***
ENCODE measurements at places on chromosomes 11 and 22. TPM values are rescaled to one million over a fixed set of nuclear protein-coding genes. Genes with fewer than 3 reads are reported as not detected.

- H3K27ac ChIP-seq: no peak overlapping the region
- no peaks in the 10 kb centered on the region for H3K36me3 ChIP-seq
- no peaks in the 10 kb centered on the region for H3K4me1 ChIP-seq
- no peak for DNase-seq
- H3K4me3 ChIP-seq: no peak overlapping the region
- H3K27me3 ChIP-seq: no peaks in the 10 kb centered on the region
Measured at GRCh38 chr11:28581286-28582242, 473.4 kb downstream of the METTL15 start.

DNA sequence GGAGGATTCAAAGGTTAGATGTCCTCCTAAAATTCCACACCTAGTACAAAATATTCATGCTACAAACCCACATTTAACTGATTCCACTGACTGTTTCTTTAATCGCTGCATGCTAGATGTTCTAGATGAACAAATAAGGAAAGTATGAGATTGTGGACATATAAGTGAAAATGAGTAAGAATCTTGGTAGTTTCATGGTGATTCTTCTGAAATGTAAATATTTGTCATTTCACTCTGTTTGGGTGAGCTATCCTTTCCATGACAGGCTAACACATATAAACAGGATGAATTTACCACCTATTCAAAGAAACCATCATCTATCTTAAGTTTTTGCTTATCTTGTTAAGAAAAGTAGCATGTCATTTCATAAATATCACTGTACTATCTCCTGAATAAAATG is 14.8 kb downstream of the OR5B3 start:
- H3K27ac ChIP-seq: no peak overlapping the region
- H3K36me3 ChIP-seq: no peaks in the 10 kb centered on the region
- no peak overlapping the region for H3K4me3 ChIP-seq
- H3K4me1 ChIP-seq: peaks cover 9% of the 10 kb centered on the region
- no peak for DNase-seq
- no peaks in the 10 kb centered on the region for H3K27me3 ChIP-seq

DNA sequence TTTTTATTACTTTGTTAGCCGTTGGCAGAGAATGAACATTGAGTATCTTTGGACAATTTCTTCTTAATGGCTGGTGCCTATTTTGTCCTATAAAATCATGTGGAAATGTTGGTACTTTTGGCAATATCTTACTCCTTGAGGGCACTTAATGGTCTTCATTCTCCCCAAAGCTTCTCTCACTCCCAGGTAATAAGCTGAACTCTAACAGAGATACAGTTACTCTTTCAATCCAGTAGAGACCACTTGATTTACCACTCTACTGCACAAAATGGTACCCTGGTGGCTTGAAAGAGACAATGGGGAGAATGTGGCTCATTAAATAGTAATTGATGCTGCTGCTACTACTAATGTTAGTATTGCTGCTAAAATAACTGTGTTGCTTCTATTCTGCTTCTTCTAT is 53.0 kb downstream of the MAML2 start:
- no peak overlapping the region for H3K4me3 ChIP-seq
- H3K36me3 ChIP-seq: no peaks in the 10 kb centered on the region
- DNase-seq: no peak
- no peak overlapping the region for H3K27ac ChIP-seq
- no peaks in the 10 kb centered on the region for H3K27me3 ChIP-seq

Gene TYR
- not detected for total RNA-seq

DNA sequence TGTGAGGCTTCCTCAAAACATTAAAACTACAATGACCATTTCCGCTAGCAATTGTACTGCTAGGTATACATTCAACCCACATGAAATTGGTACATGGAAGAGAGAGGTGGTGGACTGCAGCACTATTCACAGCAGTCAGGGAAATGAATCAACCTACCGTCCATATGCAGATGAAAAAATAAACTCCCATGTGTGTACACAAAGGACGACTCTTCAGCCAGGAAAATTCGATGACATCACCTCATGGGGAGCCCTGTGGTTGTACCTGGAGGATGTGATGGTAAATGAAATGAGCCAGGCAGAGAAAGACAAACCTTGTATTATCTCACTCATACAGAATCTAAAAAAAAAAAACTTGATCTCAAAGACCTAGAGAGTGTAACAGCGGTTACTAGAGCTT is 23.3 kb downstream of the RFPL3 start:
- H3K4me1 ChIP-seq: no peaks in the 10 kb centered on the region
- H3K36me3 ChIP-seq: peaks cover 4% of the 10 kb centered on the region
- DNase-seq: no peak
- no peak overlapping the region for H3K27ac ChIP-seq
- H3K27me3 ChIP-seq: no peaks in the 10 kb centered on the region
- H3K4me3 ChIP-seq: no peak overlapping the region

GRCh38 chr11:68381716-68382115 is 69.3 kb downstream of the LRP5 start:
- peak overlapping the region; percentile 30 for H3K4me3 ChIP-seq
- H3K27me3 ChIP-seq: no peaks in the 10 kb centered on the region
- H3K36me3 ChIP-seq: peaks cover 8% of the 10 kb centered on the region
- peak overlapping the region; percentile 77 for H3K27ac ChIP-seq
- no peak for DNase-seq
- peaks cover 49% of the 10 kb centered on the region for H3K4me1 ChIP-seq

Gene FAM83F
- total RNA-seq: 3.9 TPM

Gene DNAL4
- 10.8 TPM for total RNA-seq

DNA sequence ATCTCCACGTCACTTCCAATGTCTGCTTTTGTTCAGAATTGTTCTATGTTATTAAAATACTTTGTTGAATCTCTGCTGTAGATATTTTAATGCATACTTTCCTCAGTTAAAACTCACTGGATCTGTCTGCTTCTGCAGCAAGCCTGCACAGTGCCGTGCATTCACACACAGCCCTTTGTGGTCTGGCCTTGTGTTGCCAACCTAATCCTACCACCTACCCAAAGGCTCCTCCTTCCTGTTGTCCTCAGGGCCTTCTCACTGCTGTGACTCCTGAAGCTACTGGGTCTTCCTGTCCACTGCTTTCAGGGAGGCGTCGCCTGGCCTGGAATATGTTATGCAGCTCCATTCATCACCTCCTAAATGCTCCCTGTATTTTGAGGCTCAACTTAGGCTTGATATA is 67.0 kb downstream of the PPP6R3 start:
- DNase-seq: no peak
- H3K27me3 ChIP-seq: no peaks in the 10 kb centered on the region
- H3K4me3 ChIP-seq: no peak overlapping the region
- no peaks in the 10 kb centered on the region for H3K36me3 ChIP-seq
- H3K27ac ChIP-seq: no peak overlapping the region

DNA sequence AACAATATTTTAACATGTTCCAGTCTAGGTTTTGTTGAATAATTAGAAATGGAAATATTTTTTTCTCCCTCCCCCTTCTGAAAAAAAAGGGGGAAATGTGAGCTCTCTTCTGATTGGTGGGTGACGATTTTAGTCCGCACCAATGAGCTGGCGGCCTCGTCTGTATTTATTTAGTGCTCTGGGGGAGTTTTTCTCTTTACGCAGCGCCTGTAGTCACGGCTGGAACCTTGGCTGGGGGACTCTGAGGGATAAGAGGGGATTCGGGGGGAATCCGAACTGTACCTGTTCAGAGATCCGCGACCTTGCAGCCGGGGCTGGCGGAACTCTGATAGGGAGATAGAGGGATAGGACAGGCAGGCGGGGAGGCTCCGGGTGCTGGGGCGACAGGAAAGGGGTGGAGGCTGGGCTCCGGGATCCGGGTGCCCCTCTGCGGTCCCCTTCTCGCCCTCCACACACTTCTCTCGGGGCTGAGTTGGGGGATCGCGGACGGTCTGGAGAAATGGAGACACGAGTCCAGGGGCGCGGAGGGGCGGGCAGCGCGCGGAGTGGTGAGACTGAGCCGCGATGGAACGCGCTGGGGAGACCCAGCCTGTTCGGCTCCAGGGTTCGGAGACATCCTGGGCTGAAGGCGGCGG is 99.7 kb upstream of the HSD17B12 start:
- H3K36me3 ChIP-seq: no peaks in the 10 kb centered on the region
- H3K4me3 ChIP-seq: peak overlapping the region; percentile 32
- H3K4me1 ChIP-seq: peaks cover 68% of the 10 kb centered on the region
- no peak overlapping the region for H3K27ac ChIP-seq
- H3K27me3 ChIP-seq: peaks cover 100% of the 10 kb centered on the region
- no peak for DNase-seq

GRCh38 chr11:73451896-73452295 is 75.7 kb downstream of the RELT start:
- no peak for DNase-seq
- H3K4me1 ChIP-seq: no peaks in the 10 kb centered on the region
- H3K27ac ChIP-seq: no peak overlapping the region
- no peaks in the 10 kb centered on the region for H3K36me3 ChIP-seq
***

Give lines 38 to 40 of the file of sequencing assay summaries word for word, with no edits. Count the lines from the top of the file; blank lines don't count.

Gene FAM83F
- total RNA-seq: 3.9 TPM

Gene DNAL4